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The Energy Intensity Indicators website reports changes in energy intensity in the United States since 1970. The website discusses, and presents data for, energy intensity trends by major end-use sectors, associated subsector for the economy as whole (economywide). Following the conventions used by the Department of Energy's Energy Information Administration, the four major end-use sectors are 1) residential, 2) commercial, 3) industrial, and 4) transportation. Further disaggregation of these major sectors is made, dependent upon the availability of consistent historical data. See Coverage for details.
Energy intensity is measured by the quantity of energy required per unit output or activity, so that using less energy to produce a product reduces the intensity. Energy intensity trends are developed for three broad definitions of energy: 1) delivered, 2) source, and 3) source, adjusted for changes in the energy efficiency of electricity generation. These definitions are summarized briefly below (with further discussion on the Terminology and Definitions page).
Delivered energy is the amount of energy consumed at the point of sale (e.g., that enters the home, building, or establishment) without adjustment for energy loss in the generation, transmission, and distribution of energy. This is primary energy for the four end-use sectors plus electricity sales. Delivered energy is sometimes referred to as "site" energy.
Source energy consumption is the amount of fossils and renewables by an end-use sector, plus the electricity used by that sector (electricity sales). In addition, the losses associated with the production of electricity by the utility sector (i.e., losses that occur in the generation, transmission, and distribution) are also allocated to the end-use sector. The sum of total energy for four end-use sectors (transportation, industrial, residential buildings, and commercial buildings) is equal to the sum of all primary energy consumed by the four sectors plus energy consumed by the electricity producing sector.
An issue with the use of source energy is that both improvements in energy efficiency in the consuming sector, as well as improvements in the generation of electricity, can affect the trend in energy intensity. To account for changes in electricity generation efficiency, an alternative concept of source energy is employed, one that effectively holds the energy intensity in the electric utility sector (ratio of losses to sales to end users) constant. In the system of intensity indicators, an index consistent with this definition is typically termed an "adjusted source energy intensity index." (Note: Typically, no measures of "adjusted source energy" are explicitly computed. Rather, the adjustment is applied implicitly in the mathematical formulation of the energy intensity index. To better understand this distinction, refer to Section 2.6 in the 2014 Comprehensive Report.)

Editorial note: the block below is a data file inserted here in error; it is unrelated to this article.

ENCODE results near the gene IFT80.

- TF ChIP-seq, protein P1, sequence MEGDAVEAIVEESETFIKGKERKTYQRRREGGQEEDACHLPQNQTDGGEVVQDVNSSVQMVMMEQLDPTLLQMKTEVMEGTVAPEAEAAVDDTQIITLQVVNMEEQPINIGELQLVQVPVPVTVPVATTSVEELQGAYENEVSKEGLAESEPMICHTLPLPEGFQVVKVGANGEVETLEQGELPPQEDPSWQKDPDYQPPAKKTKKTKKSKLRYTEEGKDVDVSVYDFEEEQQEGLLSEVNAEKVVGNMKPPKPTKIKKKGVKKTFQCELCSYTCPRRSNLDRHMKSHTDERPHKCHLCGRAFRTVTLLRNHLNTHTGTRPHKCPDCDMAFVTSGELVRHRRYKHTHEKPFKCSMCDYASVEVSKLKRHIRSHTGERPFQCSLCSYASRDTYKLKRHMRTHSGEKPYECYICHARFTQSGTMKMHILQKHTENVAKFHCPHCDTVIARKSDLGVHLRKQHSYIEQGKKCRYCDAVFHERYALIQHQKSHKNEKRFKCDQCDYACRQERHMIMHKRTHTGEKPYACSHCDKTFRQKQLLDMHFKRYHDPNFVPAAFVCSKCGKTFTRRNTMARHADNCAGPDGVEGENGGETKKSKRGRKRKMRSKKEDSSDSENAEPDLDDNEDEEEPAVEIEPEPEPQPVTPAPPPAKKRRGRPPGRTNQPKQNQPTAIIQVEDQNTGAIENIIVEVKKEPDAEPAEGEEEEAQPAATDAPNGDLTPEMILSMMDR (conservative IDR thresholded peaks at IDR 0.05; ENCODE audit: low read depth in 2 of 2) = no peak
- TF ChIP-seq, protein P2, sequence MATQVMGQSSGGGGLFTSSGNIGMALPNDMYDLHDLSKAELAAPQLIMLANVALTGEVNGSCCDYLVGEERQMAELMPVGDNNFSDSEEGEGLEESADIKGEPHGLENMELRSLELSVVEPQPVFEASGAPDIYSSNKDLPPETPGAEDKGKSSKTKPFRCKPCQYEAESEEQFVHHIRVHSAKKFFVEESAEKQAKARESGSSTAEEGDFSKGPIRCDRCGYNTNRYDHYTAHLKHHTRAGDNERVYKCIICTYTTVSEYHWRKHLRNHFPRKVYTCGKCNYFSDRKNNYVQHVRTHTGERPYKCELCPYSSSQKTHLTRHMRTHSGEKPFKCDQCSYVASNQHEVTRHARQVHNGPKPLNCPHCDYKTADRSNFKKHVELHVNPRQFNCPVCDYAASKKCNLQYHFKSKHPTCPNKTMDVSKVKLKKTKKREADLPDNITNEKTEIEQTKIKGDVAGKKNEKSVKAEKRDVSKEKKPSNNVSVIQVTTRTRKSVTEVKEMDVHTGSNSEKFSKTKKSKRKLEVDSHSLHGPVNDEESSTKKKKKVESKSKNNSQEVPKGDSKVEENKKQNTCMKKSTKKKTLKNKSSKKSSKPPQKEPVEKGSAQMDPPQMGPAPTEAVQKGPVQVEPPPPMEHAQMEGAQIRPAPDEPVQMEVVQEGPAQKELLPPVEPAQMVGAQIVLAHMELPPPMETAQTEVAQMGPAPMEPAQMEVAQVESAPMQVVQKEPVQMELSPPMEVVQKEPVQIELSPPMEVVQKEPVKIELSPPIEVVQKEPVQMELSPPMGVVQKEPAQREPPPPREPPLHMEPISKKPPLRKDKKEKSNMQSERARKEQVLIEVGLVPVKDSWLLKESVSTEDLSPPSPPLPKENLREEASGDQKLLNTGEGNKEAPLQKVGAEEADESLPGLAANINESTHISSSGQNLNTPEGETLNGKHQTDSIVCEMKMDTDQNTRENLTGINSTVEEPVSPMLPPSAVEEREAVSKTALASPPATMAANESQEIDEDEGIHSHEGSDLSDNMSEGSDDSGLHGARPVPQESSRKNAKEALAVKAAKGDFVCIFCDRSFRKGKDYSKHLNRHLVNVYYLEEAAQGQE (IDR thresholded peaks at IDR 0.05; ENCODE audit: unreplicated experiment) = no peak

Most of the presentation of energy intensity trends on this site is based upon this third definition of energy, where both the magnitude and changes in energy losses in the generation of electricity are included in the intensity indexes for the major end-use sectors. However, intensity indexes based upon delivered and (unadjusted) source energy are available from the downloadable spreadsheets for each major end-use sector.
The energy intensity indicators control for structural changes in the economy that are not directly associated with energy efficiency improvement. This gives a truer measure of intensity change associated with energy efficiency improvement than the simple energy/GDP or a simple energy/activity ratio. Examples of structural changes include shifts from more energy-intensive industries, such as iron and steel, to industries that are less energy-intensive, such as computer manufacture, or shifts from passenger automobiles to SUVs or light trucks.
The EERE system energy intensity indicators uses what is termed the log mean Divisia index (LMDI) method to decompose changes in energy use (and energy intensities) for aggregate sectors into separate indexes for energy intensity and other indexes that represent various types of structural factors. In broadest terms, the LDMI method is used to decompose energy consumption at any level of aggregation into three major components, all expressed as indexes relative to a selected base year and satisfying the following relationship:
Energy (index) = Activity (index) x Energy Intensity (index) x Structure (index)
When combining the intensity indexes from two or more different activities, the shares of energy consumption (with slight adjustment) serve as weights in calculating a weighted average of year-to-year changes in the intensities for the various activities. The same set of weights is used to develop the index related to structure, only in this case the weights are applied to the (year-to-year changes in) shares of activity related to the different activities (e.g., the shares of ton-miles of freight carried by trucks or rail). The resulting weighted-average (aggregate) year-to-year changes (expressed as changes in the logarithms) are then cumulated over time to develop a time series index. This manner of construction of the various LDMI indexes has the desirable property that the percentage change between any two time periods is not dependent on the choice of a base period for the entire index. Further discussion of the Divisia index methodology can be found in several publications accessible from the methodology page (with the most detailed discussion in the 2014 Comprehensive Report).